Flexibility is Key to E&C Teams Adapting to Pandemic: The E&C Pulse - September 9, 2020

September 9, 2020
Ben DiPietro

Sept. 9, 2020

Flexibility is Key to E&C Teams Adapting to Pandemic 

 

COVID-19 tossed the world on its ear, forcing people and companies to scramble to adapt to the ever-changing pandemic landscape. 

 

Some of the top-performing ethics and compliance teams are being flexible and innovative to maintain their program’s relevance and impact. 

 

This type of flexibility and adaptability is consistent with the main theme of regulators’ guidance; that the E&C program must be tailored to meet the organization’s risks and challenges, and not operate on “cruise control,” as the June 2020 update from the U.S. Department of Justice described it.

 

LRN’s Susan Divers recently led a Consero Knowledge Bridge panel discussion about adapting E&C training to remain relevant during COVID, and said despite the lack of face-to-face meetings, the human factor remains critical when it comes to meeting stakeholder needs, strengthening relationships, and having interactions.

 

“Taking a look as we emerge from the crisis, at what worked and what didn’t work, and making the changes you need to make to make sure you can meet and mitigate risks, I think is a critical takeaway,” said Divers.

 

An E&C executive at a global apparel company said he had recently finished building out his global team, which was out conducting in-person trainings, when suddenly, “everything had to just stop.” The team paused, and asked what was most important at this time. “If we were trying to do 15 things, we were encouraged to take it down to around five things,” he said.

 

Simultaneously, E&C was rolling out a code of conduct, which includes an attestation that all employees acknowledge they read the code. Instead of doing this from the network, the team delivered it to tens of thousands of people working at home.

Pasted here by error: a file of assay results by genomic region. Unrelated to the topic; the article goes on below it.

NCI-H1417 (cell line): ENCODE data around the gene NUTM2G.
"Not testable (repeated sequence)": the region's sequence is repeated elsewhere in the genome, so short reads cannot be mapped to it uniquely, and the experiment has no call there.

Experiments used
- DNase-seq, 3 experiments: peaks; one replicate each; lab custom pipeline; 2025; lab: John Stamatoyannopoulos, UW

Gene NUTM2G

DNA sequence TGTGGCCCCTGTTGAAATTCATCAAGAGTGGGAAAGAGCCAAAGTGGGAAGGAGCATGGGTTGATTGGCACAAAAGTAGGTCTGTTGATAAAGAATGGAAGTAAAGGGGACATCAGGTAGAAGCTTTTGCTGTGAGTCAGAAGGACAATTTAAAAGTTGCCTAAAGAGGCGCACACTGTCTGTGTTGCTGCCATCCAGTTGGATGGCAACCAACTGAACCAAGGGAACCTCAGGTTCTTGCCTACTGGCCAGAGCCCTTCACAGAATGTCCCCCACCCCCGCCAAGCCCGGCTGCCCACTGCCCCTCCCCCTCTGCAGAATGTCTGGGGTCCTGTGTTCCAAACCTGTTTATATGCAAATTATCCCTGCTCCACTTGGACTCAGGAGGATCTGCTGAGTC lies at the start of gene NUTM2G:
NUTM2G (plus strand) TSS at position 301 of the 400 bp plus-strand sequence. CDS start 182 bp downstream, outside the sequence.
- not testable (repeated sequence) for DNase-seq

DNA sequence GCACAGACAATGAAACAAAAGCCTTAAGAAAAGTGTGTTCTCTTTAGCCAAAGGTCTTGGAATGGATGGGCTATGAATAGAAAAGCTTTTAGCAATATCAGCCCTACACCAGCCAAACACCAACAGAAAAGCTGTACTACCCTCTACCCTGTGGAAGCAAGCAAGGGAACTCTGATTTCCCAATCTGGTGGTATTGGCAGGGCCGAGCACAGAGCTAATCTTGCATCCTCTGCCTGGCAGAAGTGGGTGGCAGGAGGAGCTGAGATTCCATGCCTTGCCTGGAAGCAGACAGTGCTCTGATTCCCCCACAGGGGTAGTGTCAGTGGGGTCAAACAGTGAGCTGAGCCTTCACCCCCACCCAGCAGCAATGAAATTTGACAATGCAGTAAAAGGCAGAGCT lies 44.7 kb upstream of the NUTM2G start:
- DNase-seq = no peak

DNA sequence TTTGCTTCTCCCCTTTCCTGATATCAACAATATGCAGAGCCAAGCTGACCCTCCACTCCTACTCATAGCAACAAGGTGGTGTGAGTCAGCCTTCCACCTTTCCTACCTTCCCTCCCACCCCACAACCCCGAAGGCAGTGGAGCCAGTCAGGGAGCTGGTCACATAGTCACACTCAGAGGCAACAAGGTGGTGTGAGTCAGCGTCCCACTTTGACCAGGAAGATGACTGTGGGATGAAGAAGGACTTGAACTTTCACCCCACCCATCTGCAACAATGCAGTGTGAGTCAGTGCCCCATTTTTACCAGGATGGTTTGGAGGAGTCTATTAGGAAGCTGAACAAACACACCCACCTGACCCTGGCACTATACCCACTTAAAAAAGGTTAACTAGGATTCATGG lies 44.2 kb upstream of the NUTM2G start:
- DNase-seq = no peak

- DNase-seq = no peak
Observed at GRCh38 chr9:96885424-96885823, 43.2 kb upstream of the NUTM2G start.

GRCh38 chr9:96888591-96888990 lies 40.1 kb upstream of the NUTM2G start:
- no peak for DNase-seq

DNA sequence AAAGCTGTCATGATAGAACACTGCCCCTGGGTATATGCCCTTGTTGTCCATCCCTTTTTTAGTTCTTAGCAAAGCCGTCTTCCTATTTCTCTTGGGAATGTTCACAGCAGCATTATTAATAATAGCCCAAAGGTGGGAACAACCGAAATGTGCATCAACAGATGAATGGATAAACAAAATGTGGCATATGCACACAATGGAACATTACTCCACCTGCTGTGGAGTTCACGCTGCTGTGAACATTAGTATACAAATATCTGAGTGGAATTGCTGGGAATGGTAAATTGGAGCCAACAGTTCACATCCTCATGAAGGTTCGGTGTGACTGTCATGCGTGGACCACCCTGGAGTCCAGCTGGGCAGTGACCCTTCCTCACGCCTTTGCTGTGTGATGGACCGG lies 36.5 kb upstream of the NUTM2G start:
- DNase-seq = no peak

One of the things that really came out of this for him is the necessity of partnering with the corporate communications team. With some 75,000 employees in more than 50 countries, the company's executive team wanted to limit the amount of messaging, prompting E&C “to scale back and be careful about what we were communicating, and how we were communicating, so that we were all coming...with one voice.”

 

E&C tied its communications to the company’s three behaviors: acting like an owner, playing fair, and speaking up. “We really started focusing on behavior, and tying that behavior to whatever the message was at the moment,” said the executive. “We were reaching out to different cross-functional teams, realizing they were doing stuff, and were helping them bring out those behaviors to light, so that we were all kind of coming out of the one voice.” 

 

The CECO for a tech company said the biggest pivot for his team was, early in the pandemic, making the realization they needed to take a step back from some of the training initiatives they were pushing. 

 

“There was a lot of sensitivity to the new work-from-home environment, and we worked closely with our other stakeholders, like the corporate communications team, to be sensitive to the fact that our colleagues were going to be consumed and overwhelmed by a number of different emotions and challenges,” said the CECO.